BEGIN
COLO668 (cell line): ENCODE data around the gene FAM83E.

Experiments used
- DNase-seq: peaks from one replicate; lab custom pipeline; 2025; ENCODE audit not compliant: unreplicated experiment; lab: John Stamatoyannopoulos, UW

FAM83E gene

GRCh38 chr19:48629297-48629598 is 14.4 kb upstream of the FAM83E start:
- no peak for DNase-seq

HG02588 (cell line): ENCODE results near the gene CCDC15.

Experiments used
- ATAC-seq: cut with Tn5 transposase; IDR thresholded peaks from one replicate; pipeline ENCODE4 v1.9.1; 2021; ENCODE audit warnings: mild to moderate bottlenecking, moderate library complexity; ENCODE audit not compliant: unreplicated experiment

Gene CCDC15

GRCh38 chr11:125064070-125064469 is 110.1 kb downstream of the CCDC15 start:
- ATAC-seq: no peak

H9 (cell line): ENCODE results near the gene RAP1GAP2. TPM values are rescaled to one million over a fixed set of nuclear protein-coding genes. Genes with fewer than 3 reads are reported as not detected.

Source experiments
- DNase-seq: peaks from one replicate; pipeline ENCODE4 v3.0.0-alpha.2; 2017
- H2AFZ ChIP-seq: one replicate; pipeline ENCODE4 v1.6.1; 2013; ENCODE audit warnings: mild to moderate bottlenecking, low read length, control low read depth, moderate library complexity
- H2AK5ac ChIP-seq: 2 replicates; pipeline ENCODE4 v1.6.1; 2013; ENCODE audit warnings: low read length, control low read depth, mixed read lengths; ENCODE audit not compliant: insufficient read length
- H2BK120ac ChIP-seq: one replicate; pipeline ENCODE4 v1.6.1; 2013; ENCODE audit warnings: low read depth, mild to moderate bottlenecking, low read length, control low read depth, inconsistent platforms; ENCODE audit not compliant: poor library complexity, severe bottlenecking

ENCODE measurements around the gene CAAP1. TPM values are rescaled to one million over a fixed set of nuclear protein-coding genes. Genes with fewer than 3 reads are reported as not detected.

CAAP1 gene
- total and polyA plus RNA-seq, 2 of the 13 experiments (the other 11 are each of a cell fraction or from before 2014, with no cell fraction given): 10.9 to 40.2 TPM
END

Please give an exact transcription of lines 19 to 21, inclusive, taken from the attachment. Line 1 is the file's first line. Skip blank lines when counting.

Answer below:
ENCODE measurements around the gene CAAP1. TPM values are rescaled to one million over a fixed set of nuclear protein-coding genes. Genes with fewer than 3 reads are reported as not detected.

CAAP1 gene
- total and polyA plus RNA-seq, 2 of the 13 experiments (the other 11 are each of a cell fraction or from before 2014, with no cell fraction given): 10.9 to 40.2 TPM